Aims. We investigate the height dependence of the magnetic field of a sunspot, which has been until now a controversial issue. Methods. Full-Stokes profiles of a sunspot, derived from infrared spectro-polarimetric measurements, were investigated. The magnetic field strength, inclination and azimuth were obtained using an inversion code. The results from two different spectral lines deliver the height dependence of the magnetic vector field. Vertical current densities and helicities as well as the vertical derivative of the vertical component of the magnetic field strength are calculated using Maxwell's equations. Results. Inside the spot, the total magnetic field strength decreases with height, even in the outer penumbra, where the opposite trend was reported by other investigators. Outside the spot, the field strength increases with height apart from at a few small locations. This result is interpreted in terms of magnetic canopies. Magnetic field lines are less inclined in higher layers everywhere in the field of view. In the umbra, the vertical component of the magnetic field decreases by values in the range 0.5-2.2 G km −1 , depending on the applied method. Mean values in the inner penumbra are smaller than in the umbra. In the outer penumbra, the vertical magnetic component increases independently of the local intensity distribution. A pore close to the spot exhibits a more rapid decrease with height than the spot itself. The electric current densities and helicities depend on the fine structure of the sunspots. Typical values of the current densities vary in the range ±40 mA m −2 . The mean values are −11 mA m −1 for the umbra and −2 mA m −1 for the penumbra, respectively, but the propagated errors are of the same order as the mean values. There are indications that the radial structure of the penumbra is related to enhanced current densities, but at the present resolution we are unable to establish a correlation with local intensity fluctuations. Conclusions. If the spatial resolution is sufficiently high, electric current densities and helicities could be applied as reliable diagnostic tools for understanding penumbral fine structure.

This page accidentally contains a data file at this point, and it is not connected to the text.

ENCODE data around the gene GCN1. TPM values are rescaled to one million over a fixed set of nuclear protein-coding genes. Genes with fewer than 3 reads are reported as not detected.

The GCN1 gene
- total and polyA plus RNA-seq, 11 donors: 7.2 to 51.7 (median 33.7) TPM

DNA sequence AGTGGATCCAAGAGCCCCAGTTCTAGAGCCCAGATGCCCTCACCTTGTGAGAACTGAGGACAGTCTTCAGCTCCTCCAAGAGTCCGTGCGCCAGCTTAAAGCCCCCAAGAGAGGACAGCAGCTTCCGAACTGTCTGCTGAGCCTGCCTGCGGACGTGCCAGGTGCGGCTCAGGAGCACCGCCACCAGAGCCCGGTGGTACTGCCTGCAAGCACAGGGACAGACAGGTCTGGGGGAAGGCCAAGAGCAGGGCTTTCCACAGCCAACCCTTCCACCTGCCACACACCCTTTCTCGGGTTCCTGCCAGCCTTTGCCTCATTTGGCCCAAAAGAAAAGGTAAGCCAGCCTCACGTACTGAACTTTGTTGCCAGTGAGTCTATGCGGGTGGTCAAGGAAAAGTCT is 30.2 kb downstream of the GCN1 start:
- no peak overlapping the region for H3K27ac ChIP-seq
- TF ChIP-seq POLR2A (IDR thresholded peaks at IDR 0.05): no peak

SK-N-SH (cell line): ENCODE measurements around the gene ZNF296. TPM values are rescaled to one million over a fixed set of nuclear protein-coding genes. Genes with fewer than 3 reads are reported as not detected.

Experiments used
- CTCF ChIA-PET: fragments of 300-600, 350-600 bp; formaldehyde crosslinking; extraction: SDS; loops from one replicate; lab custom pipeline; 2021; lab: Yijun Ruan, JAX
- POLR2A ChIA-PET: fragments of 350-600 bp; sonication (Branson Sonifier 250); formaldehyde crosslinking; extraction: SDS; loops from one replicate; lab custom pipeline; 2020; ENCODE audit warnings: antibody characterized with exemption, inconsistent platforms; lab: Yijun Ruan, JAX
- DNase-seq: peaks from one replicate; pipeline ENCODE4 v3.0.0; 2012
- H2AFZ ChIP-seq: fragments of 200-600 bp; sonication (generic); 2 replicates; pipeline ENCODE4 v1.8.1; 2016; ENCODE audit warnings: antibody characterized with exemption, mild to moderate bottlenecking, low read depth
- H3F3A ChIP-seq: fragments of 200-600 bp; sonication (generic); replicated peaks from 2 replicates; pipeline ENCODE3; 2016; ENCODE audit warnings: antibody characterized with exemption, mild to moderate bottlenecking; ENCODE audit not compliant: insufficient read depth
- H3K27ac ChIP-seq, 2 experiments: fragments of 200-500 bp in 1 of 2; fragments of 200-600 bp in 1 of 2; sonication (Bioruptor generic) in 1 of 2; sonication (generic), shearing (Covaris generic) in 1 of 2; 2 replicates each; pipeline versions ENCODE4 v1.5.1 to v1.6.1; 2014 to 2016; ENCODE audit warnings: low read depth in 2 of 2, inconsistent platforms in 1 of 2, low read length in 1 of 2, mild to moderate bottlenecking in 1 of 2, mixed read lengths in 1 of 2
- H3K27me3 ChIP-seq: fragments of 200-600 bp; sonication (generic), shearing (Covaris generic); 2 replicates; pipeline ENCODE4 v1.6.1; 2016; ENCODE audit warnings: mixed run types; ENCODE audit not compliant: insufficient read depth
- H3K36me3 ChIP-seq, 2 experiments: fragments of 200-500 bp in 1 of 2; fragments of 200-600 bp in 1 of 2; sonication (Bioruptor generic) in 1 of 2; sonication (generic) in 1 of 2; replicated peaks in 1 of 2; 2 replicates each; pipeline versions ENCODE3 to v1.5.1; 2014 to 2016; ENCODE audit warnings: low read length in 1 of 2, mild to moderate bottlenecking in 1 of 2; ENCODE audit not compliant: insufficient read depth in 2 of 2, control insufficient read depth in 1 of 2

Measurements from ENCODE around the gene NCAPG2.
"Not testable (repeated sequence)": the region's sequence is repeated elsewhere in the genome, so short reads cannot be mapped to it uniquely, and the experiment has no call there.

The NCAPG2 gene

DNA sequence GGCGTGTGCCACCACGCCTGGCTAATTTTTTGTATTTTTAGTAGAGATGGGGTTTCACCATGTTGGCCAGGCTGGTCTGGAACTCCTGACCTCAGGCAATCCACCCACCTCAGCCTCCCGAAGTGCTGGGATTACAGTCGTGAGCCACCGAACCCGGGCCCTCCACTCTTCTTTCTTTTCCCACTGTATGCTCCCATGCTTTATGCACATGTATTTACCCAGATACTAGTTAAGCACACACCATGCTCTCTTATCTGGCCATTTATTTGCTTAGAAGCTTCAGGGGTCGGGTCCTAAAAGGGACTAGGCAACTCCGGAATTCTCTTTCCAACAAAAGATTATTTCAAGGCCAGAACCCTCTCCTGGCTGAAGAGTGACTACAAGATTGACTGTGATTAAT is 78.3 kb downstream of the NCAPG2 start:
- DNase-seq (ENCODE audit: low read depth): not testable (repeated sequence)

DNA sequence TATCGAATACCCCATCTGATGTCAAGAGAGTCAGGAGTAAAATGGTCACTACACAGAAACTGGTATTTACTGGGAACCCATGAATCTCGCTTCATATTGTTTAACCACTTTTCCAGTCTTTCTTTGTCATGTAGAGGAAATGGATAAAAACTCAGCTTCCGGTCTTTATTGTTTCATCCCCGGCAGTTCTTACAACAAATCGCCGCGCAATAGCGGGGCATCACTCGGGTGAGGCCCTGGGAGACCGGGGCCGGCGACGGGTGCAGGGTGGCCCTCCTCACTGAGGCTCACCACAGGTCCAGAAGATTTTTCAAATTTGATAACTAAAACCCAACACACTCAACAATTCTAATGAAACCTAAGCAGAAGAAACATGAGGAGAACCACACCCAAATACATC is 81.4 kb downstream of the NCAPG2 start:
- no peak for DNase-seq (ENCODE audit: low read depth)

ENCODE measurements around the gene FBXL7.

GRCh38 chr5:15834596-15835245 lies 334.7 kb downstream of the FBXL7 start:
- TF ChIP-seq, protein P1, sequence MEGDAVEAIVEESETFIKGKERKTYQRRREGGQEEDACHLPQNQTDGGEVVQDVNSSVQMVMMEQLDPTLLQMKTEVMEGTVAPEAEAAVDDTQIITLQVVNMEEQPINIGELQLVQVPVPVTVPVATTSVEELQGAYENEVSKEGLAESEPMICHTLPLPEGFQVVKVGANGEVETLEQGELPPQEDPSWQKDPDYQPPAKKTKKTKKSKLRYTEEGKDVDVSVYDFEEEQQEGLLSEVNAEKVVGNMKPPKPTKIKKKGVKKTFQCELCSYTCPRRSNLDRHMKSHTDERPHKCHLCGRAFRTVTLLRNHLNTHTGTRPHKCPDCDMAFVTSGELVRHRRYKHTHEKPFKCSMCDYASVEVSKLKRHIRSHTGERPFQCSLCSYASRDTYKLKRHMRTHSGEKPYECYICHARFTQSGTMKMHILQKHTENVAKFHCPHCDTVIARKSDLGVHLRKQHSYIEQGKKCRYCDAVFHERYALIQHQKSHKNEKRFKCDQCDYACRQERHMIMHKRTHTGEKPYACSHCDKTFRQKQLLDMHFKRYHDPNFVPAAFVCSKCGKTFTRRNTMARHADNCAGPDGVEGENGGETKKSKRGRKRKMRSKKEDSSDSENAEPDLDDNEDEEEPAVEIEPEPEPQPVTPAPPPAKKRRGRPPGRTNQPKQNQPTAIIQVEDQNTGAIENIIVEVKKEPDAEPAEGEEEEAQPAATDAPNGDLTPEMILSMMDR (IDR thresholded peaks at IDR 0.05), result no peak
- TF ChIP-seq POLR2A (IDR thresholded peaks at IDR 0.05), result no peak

We observed a coronal wave (EIT wave) on 2011 February 16, using EUV imaging data from the Solar Dynamics Observatory/Atmospheric Imaging Assembly (AIA) and EUV spectral data from the Hinode/EUV Imaging Spectrometer (EIS). The wave accompanied an M1.6 flare that produced a surge and a coronal mass ejection (CME). EIS data of the wave show a prominent redshifted signature indicating line-of-sight velocities of ∼20 km s −1 or greater. Following the main redshifted wave front, there is a low-velocity period (and perhaps slightly blueshifted), followed by a second redshift somewhat weaker than the first; this progression may be due to oscillations of the EUV atmosphere set in motion by the initial wave front, although alternative explanations may be possible. Along the direction of the EIS slit the wave front's velocity was ∼500 km s −1 , consistent with its apparent propagation velocity projected against the solar disk as measured in the AIA images, and the second redshifted feature had propagation velocities between ∼200 and 500 km s −1 . These findings are consistent with the observed wave being generated by the outgoing CME, as in the scenario for the classic Moreton wave. This type of detailed spectral study of coronal waves has hitherto been a challenge, but is now possible due to the availability of concurrent AIA and EIS data.